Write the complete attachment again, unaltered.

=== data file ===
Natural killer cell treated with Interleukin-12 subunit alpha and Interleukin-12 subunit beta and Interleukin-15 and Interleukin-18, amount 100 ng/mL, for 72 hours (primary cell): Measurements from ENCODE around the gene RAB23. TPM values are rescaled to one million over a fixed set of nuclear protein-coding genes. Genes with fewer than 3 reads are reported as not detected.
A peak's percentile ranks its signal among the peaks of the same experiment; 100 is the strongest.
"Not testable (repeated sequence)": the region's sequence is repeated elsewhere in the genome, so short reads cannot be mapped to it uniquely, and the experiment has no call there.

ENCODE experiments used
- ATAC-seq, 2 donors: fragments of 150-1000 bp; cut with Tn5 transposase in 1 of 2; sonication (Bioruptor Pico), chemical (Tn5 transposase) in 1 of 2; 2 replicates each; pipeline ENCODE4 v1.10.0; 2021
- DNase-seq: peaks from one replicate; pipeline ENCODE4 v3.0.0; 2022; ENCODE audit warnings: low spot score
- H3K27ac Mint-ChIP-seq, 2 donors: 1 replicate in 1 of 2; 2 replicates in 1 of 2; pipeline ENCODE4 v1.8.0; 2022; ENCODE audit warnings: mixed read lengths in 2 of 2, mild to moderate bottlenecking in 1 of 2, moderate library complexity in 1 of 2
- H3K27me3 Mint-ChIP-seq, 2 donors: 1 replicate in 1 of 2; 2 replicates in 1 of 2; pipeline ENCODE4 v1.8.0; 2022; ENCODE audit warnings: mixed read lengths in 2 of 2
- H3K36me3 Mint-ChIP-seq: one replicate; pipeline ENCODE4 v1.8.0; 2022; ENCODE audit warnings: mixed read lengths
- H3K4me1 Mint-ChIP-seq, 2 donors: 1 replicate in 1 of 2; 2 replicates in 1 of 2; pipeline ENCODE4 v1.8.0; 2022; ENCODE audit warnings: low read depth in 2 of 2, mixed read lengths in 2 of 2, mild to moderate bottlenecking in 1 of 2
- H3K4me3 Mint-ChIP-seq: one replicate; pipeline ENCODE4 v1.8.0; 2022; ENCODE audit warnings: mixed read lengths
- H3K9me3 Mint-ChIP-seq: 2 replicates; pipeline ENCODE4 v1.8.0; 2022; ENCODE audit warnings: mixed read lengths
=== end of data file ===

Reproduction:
Natural killer cell treated with Interleukin-12 subunit alpha and Interleukin-12 subunit beta and Interleukin-15 and Interleukin-18, amount 100 ng/mL, for 72 hours (primary cell): Measurements from ENCODE around the gene RAB23. TPM values are rescaled to one million over a fixed set of nuclear protein-coding genes. Genes with fewer than 3 reads are reported as not detected.
A peak's percentile ranks its signal among the peaks of the same experiment; 100 is the strongest.
"Not testable (repeated sequence)": the region's sequence is repeated elsewhere in the genome, so short reads cannot be mapped to it uniquely, and the experiment has no call there.

ENCODE experiments used
- ATAC-seq, 2 donors: fragments of 150-1000 bp; cut with Tn5 transposase in 1 of 2; sonication (Bioruptor Pico), chemical (Tn5 transposase) in 1 of 2; 2 replicates each; pipeline ENCODE4 v1.10.0; 2021
- DNase-seq: peaks from one replicate; pipeline ENCODE4 v3.0.0; 2022; ENCODE audit warnings: low spot score
- H3K27ac Mint-ChIP-seq, 2 donors: 1 replicate in 1 of 2; 2 replicates in 1 of 2; pipeline ENCODE4 v1.8.0; 2022; ENCODE audit warnings: mixed read lengths in 2 of 2, mild to moderate bottlenecking in 1 of 2, moderate library complexity in 1 of 2
- H3K27me3 Mint-ChIP-seq, 2 donors: 1 replicate in 1 of 2; 2 replicates in 1 of 2; pipeline ENCODE4 v1.8.0; 2022; ENCODE audit warnings: mixed read lengths in 2 of 2
- H3K36me3 Mint-ChIP-seq: one replicate; pipeline ENCODE4 v1.8.0; 2022; ENCODE audit warnings: mixed read lengths
- H3K4me1 Mint-ChIP-seq, 2 donors: 1 replicate in 1 of 2; 2 replicates in 1 of 2; pipeline ENCODE4 v1.8.0; 2022; ENCODE audit warnings: low read depth in 2 of 2, mixed read lengths in 2 of 2, mild to moderate bottlenecking in 1 of 2
- H3K4me3 Mint-ChIP-seq: one replicate; pipeline ENCODE4 v1.8.0; 2022; ENCODE audit warnings: mixed read lengths
- H3K9me3 Mint-ChIP-seq: 2 replicates; pipeline ENCODE4 v1.8.0; 2022; ENCODE audit warnings: mixed read lengths